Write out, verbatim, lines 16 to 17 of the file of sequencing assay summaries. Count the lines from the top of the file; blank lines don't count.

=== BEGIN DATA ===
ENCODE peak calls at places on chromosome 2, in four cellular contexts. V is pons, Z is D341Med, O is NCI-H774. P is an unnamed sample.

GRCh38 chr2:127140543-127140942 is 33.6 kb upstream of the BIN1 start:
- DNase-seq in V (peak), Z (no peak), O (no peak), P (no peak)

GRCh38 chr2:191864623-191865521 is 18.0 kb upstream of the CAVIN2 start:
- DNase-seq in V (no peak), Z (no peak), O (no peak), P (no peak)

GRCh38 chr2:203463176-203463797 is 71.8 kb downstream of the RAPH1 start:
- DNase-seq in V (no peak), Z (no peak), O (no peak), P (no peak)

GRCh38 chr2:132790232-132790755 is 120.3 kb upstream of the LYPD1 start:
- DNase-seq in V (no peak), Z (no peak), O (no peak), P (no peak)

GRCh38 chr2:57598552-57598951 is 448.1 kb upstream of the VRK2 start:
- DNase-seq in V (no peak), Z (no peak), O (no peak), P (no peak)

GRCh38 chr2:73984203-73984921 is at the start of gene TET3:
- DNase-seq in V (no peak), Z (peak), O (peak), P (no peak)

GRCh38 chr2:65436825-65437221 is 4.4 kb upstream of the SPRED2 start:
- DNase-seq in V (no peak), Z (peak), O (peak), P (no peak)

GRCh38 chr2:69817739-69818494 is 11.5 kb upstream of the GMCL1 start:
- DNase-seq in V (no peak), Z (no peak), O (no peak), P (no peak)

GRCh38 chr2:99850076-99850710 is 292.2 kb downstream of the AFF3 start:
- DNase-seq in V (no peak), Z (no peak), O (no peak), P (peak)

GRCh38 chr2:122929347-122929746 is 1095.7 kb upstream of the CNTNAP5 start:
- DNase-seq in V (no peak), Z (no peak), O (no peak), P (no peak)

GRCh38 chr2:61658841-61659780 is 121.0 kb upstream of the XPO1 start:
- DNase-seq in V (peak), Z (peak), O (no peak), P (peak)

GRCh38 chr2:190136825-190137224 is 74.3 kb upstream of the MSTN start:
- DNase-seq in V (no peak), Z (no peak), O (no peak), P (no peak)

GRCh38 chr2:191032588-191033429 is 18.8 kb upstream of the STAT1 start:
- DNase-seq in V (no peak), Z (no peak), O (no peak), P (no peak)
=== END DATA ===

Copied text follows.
GRCh38 chr2:69817739-69818494 is 11.5 kb upstream of the GMCL1 start:
- DNase-seq in V (no peak), Z (no peak), O (no peak), P (no peak)